One cannot say "I've been to Holguin", if one hasn’t gone up the 458 steps that link this beautiful Cuban city with the top of its most famous tourist destination: "La Loma de la Cruz" (hill of the cross). It is a physical challenge, a struggle to not be beaten by Cuba’s tallest stairway, and also a unique journey of spiritual enrichment…
The symbolic elevation of the so-called "Ciudad de los Parques" (city of parks), is named after the large wooden cross that one of its founders, Good Fray Antonio de Alegrías, carried on his back to its final location on May, 1790. That 270-metres-high ascension was recorded as an act of faith. Unwittingly, the monk laid the foundations for a tradition that lasts until the present day.
As it’s often the case, going up this hill became a cultural tradition, a sort of rite of passage and a symbol of identity for the city dwellers. There is a road that takes you straight to the top of the hill; but the more challenging (and more fun) way to do it is by climbing the granite stairway, just like I did.
Tips for the adventure
It might initially look like a daunting task, but going up La Loma de la Cruz is attainable even for sedentary people. However, it’s still not appropriate for pregnant women and people with heart conditions. As I said earlier, you can get to the top on a car, but you can’t park there; instead you’ll have to leave your car at a distance of around 100 metres from the very top.
Getting to the foot of the hill from Calixto Garcia Park is easy. Just take one of the local "bicitaxis", which are different from most other ones in the rest of Cuba in that they only take one passenger and are basically a bicycle with a sort of sidecar. The tour is short and cheap – between $0.50 and $1.00 CUC-, and the driver usually gives you useful tips about the climb.
How to make the steep climb enjoyable and fun
First tip: Take a lot of water with you, as much as it’s comfortable for you to carry along the journey. The slope is very steep and around the foot of the hill there are no shops or cafeterias to stop at for a bottle of water.
On the way up, you will find benches to rest in, but no vegetation to shelter from the sun. Therefore, the best time to go is early in the morning or at sundown. Whichever way you do it or whatever the time, just take it easy, don´t worry about stopping for a break or taking pictures.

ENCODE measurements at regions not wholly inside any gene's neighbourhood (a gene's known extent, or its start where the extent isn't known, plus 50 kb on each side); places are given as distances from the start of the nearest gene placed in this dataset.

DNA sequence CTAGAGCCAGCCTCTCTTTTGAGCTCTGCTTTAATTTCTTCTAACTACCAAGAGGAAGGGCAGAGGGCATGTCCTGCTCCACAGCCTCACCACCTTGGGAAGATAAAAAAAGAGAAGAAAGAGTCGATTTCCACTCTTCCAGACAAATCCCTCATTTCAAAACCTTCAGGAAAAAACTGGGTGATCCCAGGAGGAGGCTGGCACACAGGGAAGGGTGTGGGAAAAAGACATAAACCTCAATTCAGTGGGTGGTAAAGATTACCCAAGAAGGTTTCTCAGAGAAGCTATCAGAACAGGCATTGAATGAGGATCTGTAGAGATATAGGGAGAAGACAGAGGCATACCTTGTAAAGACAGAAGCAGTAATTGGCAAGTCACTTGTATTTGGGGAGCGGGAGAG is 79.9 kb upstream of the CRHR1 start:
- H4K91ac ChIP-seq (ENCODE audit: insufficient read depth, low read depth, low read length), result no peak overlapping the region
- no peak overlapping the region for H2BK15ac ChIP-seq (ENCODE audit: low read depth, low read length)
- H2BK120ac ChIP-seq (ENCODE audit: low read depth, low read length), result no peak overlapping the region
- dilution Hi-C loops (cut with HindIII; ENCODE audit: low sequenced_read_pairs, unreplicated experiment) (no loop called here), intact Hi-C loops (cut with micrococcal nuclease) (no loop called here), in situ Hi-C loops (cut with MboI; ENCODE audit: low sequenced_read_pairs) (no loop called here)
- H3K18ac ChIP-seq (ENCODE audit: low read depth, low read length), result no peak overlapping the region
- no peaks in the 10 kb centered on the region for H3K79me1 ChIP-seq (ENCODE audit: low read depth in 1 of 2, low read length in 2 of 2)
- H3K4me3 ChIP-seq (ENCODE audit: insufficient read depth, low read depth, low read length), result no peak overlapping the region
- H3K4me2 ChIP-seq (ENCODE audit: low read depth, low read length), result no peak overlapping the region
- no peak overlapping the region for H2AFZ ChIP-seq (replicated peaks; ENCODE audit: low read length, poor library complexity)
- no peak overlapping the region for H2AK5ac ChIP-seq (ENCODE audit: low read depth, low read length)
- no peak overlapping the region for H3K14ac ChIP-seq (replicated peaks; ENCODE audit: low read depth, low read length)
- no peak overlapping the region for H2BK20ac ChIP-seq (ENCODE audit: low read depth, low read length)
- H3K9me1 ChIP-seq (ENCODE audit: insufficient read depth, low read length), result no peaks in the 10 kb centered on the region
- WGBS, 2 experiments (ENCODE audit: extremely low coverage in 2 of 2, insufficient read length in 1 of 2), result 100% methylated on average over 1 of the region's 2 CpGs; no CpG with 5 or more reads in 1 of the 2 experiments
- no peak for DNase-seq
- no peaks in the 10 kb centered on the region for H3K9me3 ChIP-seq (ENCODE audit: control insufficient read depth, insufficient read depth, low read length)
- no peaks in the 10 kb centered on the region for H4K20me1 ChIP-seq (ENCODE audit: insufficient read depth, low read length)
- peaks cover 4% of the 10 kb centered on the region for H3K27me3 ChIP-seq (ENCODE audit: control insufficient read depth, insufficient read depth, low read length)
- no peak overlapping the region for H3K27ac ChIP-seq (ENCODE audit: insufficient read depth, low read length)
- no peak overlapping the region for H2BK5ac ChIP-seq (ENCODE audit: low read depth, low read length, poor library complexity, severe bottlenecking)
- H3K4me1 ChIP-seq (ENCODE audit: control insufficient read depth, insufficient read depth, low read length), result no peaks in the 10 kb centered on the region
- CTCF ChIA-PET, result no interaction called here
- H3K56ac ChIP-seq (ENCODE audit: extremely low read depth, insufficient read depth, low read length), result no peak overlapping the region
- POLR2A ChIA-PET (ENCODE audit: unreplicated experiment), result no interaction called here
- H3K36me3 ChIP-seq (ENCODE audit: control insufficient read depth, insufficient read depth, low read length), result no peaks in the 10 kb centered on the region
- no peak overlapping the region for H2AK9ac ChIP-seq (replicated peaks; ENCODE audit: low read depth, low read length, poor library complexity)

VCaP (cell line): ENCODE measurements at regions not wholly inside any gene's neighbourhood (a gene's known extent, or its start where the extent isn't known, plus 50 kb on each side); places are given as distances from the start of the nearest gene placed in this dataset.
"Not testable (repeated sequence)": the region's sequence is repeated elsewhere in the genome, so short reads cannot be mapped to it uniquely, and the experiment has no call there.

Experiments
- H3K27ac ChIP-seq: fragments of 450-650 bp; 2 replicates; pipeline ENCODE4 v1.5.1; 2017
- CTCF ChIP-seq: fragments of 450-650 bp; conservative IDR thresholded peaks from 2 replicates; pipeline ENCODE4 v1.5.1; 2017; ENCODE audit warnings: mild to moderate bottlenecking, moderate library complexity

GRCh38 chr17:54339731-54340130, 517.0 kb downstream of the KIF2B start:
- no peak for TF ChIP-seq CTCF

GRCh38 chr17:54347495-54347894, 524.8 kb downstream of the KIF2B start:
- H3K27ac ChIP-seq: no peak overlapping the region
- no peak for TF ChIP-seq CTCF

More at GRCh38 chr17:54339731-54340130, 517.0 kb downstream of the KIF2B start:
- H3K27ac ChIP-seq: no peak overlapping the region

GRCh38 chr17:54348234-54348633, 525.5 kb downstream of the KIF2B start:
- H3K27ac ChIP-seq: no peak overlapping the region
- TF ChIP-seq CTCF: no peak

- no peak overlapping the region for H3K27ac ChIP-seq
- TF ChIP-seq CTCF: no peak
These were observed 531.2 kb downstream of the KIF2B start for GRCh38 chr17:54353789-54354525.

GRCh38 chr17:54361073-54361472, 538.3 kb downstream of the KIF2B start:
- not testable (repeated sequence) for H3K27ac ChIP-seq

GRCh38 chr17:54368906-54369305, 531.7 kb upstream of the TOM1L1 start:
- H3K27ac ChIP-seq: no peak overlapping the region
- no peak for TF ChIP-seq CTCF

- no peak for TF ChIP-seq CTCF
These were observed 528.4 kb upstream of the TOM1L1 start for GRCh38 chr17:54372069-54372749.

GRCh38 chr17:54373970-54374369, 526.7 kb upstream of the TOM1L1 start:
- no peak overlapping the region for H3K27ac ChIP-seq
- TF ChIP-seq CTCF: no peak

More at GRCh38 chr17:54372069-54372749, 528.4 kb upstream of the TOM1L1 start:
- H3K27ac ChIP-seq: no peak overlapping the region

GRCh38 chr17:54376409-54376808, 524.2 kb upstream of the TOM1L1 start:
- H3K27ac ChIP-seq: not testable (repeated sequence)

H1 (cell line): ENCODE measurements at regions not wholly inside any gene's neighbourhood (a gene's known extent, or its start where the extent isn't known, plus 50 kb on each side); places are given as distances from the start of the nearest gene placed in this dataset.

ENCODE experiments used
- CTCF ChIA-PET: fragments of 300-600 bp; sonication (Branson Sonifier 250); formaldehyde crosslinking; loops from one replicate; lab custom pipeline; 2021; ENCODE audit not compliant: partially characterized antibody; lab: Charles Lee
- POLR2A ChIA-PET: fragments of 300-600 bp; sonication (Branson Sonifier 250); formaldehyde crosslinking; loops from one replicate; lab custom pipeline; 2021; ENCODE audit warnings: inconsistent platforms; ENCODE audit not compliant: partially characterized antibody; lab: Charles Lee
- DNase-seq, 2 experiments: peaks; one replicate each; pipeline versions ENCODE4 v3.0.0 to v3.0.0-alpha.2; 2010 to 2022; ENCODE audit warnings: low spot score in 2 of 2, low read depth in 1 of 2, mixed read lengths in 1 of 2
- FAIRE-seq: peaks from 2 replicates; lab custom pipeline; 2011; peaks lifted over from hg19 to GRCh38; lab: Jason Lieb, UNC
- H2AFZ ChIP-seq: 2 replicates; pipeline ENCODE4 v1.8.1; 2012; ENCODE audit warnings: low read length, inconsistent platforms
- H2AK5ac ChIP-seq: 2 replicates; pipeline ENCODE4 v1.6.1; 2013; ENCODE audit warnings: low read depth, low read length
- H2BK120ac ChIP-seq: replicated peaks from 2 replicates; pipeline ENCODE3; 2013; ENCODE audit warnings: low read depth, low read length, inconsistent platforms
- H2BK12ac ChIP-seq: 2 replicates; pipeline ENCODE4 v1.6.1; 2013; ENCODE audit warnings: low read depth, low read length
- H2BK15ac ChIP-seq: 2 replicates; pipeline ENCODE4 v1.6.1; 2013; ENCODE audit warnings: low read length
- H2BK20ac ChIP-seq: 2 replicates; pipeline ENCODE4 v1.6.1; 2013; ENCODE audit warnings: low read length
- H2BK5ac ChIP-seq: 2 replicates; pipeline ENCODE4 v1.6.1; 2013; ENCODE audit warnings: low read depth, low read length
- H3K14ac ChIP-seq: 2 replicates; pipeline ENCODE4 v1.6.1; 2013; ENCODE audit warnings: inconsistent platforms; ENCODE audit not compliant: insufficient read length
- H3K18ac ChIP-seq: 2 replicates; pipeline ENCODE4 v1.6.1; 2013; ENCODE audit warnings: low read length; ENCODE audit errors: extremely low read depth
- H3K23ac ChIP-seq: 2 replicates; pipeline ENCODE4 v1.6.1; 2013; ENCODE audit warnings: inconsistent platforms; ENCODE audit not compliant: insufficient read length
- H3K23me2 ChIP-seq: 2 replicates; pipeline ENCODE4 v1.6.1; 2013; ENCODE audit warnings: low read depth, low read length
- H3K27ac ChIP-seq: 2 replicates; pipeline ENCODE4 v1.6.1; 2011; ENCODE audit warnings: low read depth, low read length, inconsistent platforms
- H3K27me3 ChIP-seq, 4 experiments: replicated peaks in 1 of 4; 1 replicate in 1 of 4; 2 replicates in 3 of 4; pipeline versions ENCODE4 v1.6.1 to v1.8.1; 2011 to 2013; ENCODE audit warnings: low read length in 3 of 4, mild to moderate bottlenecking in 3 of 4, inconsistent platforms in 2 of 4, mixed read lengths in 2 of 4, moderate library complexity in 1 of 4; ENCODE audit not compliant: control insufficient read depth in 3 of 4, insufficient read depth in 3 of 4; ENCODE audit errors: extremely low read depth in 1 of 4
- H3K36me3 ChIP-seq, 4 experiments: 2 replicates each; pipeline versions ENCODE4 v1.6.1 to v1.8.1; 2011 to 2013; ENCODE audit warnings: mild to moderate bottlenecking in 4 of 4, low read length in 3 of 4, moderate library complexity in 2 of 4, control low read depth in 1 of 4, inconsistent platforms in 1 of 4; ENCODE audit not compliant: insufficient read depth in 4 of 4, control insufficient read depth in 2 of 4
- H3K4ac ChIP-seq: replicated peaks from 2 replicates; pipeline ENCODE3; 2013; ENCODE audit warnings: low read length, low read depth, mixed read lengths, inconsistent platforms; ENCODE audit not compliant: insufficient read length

If you are particularly athletic or sporty, you can join the dozens of tourists who go up and down the steps running or jogging. The steps are wide enough not to bump into anybody as you go.
On the way up, you will discover many new sides to the beautiful city of Holguin, a city that opens itself up to you, little by little, step by step.
At the feet of the cross
La Loma de la Cruz has changed a lot since the first climb ever recorded there and done by Fray de Alegrias. The cross that towers over the hill now is not the original but a third version, carved like the original on caguairán, a very hard local wood: a symbol of the zone for its strength and abundance.
You will never find yourself alone on top of the hill. Visitors come here in all seasons, at all times, tempted by the challenge of the climb. The panoramic view at the top is amazing. It’s at this point that visitors get to feel really tall as they tower over the city which peacefully lies at their feet, surrounded by mountains. You make it there breathless and sweating, but happy to have made it, happy to say you have now officially been to Holguin…
Reasons for doing the climb
Once upon a time people used to climb the hill during Mass processions, to fulfil a promise or to enjoy the open-air festival held at the top in May, during the religious pilgrimage called Romerias de Mayo. Eventually, it became a popular feat, made easier and more accessible with the construction of the stairway, paid for with the money locally collected by the townspeople. This helped turn a strenuous climb and arduous hike uphill into a long and joyful (albeit steep) stroll .
Going up the hill nowadays, but more notoriously in May, is like going to a party. The open-air festival, known as Las Romerias de Mayo, brings together the new generations of artists from all over the world in an intense Youth Festival, which kicks off with people going up the hill while carrying a gigantic aboriginal axe on their shoulders.
But any day is a good day to climb this sort of stairway to heaven in Holguin. At the top there is a bar-cafeteria, with cheap prices, where you can get something to wet your whistle. The menu is not what you would call exactly varied, but you don´t really go up there to eat, but to enjoy wonderful scenic views. It´s a place where people go to have a good time with their family, take pictures under the protection of the sacred cross, or a selfie as a testimony of this adventure.